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Communicating with flowers became the height of fashion under Queen Victoria, when nineteenth century publishers produced dozens of dictionaries explaining "floriography" as "The Language of Flowers." Lovers used the guidebooks to gather nosegays, bouquets and tussie-mussies --from the medieval tussie (knot of flowers) and mussie (moist moss used to keep flowers fresh) The Victorians also created special holders for these bouquets so that a lady could carry her flowers with her, just as she would her purse.

From the time of Solomon, the rose has been the flower most closely linked with love. The rose was sacred to Venus, the Roman goddess of love, and was connected to her messenger, Cupid. In one myth, Cupid was hurrying to the council of the gods, carrying a vase of nectar for them to drink.   When he stumbled and spilled the nectar, it bubbled onto the earth and sprang up in the form of roses.

Another myth said that the rose was created by Chloris, the Greek goddess of flowers. Chloris fashioned the rose from the body of a lifeless nymph she found in the woods. The three Graces encircled the flower and bestowed on it gifts of brightness, charm and joy. Aphrodite, the goddess of love, gave it a portion of her beauty, and Dionysus, the god of wine, poured forth nectar to give it fragrance. Even Zephyr, the west wind, blew a clearing in the clouds so that Apollo, the sun god, could make the flower bloom. The gods hailed their new creation and immediately crowned the rose the Queen of Flowers.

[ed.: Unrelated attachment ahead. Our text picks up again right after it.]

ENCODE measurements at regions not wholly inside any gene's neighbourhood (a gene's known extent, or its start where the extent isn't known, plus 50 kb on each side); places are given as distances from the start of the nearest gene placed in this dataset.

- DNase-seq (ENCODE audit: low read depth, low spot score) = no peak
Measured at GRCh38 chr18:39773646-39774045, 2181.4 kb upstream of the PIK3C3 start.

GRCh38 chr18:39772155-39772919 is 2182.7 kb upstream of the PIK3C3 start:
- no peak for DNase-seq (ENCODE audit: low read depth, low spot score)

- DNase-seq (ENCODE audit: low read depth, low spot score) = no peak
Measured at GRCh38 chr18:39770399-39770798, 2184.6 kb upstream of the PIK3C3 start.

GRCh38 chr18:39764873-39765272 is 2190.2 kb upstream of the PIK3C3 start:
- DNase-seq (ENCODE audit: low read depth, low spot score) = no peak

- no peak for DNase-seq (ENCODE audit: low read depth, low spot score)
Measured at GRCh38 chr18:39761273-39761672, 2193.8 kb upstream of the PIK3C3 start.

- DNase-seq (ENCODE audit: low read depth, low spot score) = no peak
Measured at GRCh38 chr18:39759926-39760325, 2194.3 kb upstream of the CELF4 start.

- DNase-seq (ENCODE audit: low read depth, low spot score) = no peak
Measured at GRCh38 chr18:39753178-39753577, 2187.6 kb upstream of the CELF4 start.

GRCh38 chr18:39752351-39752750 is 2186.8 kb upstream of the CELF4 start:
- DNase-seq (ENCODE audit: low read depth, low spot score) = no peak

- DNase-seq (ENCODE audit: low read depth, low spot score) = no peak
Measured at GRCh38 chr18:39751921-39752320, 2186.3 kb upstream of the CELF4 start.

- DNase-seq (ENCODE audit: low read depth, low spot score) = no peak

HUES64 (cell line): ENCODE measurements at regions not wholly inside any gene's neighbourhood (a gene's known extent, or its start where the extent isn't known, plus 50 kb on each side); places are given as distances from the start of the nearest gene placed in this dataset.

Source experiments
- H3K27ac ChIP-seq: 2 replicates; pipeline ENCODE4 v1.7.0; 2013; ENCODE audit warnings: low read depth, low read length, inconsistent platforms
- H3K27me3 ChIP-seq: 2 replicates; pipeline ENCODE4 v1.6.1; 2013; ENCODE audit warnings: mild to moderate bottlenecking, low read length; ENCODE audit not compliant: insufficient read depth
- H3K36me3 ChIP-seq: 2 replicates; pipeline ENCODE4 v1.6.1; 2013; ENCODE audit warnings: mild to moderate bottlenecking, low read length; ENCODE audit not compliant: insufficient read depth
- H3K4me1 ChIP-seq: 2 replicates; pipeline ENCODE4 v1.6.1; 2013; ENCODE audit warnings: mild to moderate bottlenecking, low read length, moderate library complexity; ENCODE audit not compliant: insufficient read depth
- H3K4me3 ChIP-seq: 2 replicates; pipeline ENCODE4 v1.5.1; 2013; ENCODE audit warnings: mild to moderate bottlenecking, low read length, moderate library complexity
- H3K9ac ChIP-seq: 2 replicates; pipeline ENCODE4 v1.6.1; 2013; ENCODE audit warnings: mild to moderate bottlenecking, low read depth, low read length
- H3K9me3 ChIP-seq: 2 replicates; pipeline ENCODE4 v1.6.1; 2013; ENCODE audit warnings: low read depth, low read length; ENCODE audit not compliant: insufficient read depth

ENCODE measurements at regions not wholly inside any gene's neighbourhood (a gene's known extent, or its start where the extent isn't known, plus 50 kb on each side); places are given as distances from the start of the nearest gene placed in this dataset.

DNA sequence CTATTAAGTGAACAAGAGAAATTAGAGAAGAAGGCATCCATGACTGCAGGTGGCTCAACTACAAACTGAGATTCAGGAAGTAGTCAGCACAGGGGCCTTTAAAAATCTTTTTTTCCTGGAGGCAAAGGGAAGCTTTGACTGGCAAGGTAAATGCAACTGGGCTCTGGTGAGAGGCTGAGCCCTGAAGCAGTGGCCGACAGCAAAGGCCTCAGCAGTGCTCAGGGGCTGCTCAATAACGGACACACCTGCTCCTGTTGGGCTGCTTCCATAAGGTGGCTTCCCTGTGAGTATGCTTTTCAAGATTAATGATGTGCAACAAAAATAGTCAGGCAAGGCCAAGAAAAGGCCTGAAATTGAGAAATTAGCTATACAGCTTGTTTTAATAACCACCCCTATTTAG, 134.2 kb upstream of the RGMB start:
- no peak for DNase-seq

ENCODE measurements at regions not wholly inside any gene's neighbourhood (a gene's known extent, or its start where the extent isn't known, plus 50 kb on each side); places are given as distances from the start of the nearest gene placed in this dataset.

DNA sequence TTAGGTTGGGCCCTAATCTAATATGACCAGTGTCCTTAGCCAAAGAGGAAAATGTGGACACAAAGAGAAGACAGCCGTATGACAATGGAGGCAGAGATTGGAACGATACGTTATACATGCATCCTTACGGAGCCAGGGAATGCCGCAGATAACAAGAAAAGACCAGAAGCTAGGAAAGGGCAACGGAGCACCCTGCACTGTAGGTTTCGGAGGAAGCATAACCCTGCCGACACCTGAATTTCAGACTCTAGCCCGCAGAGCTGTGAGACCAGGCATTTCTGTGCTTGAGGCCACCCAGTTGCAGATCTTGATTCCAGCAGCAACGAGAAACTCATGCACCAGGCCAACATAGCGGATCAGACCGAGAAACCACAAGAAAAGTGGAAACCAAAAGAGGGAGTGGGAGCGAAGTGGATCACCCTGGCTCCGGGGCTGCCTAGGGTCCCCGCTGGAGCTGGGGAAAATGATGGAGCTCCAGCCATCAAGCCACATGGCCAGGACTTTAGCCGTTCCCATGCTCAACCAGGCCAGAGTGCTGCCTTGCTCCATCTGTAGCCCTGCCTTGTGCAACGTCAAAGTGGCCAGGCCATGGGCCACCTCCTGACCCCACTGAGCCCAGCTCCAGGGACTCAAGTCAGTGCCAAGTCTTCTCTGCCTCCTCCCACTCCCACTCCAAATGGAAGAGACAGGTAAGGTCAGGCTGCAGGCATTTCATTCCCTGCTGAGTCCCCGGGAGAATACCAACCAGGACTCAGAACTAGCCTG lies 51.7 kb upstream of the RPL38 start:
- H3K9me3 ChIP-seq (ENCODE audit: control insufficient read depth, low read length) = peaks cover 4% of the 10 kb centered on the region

The rose has since been dedicated to all lovers and goddesses and is said to signify love and beauty. A red rose means "I love you." but a yellow rose stands for jealousy and infidelity. A white rose symbolizes purity, while the rosebud suggests young and innocent love. A Persian tale tells how the rose became red one evening. It seems that a nightingale fell in love with the flower and flew blindly towards its fragrance. Pierced by a thorn, his blood flowed over the white petals, turning them red.

But Romans believed that Venus blushed when Jupiter, the king of the gods, caught her bathing. It's said that the white rose turned red in her blushing reflection. Another Roman tale tells how Venus's tears, shed over unrequited love of Adonis, fell on a white rose and turned it red.